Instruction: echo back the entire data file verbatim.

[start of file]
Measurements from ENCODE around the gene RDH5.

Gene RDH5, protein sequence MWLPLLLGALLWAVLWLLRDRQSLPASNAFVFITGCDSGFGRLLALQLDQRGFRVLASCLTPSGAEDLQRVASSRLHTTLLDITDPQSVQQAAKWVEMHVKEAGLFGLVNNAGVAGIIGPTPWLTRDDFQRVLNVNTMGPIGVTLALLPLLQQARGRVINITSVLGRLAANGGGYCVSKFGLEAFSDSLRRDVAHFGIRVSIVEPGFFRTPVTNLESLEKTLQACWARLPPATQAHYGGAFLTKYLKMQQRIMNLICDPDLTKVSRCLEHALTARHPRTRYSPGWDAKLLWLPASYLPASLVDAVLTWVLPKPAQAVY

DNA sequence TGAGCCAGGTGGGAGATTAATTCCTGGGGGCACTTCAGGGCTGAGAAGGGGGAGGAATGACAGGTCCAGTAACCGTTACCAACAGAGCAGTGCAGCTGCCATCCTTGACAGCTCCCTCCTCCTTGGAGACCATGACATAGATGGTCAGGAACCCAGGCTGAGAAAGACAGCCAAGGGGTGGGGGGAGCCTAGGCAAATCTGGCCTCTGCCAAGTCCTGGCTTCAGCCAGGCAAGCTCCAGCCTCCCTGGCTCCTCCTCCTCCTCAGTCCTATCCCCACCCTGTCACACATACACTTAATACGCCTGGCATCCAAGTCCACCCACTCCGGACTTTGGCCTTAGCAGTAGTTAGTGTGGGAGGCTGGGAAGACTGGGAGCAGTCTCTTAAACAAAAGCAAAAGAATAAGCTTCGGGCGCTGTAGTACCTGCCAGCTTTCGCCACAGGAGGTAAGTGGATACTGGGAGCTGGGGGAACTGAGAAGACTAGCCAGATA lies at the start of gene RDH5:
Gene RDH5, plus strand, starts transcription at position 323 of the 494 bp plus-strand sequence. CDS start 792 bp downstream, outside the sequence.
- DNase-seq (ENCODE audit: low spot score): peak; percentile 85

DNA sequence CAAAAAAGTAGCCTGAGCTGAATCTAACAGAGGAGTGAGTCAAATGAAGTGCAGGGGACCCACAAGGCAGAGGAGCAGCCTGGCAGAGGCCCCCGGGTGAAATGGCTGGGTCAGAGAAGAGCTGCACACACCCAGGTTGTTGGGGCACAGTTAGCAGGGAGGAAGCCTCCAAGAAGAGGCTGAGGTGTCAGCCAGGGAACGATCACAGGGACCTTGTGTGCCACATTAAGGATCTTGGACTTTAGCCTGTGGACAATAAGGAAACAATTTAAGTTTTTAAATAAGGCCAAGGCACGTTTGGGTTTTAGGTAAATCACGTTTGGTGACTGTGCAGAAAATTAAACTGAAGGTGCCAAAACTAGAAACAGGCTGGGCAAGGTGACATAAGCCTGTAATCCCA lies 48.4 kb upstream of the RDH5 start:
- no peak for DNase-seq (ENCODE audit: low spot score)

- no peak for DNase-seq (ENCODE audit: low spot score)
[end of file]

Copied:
Measurements from ENCODE around the gene RDH5.

Gene RDH5, protein sequence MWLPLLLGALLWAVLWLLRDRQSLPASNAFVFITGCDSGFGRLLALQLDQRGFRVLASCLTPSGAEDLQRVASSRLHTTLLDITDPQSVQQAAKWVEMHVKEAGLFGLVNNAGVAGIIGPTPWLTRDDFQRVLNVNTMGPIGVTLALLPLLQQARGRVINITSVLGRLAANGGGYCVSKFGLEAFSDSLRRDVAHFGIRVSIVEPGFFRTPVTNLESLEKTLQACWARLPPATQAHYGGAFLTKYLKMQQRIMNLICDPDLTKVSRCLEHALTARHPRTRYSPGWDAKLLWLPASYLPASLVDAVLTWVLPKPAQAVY

DNA sequence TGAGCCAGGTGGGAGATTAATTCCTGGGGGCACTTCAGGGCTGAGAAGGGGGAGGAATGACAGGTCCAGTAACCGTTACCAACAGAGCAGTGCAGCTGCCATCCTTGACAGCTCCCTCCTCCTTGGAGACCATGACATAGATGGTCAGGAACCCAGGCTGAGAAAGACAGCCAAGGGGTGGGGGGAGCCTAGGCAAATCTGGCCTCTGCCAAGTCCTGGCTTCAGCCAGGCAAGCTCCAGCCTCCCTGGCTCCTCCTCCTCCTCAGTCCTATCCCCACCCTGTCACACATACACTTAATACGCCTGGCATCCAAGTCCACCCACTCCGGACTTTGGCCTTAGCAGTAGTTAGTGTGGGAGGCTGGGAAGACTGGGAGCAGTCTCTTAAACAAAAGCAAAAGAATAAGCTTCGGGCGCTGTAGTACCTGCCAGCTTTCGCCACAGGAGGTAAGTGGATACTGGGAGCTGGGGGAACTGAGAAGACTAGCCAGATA lies at the start of gene RDH5:
Gene RDH5, plus strand, starts transcription at position 323 of the 494 bp plus-strand sequence. CDS start 792 bp downstream, outside the sequence.
- DNase-seq (ENCODE audit: low spot score): peak; percentile 85

DNA sequence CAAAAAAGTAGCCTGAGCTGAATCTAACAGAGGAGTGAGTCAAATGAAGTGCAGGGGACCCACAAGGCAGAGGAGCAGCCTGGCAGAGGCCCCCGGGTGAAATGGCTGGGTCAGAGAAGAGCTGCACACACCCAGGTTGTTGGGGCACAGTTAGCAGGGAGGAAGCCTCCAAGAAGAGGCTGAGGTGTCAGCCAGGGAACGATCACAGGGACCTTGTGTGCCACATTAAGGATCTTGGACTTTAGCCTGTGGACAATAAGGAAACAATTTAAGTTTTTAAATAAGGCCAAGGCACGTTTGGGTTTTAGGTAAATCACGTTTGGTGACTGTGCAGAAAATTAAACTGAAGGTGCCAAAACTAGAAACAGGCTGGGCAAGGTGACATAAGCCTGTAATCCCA lies 48.4 kb upstream of the RDH5 start:
- no peak for DNase-seq (ENCODE audit: low spot score)

- no peak for DNase-seq (ENCODE audit: low spot score)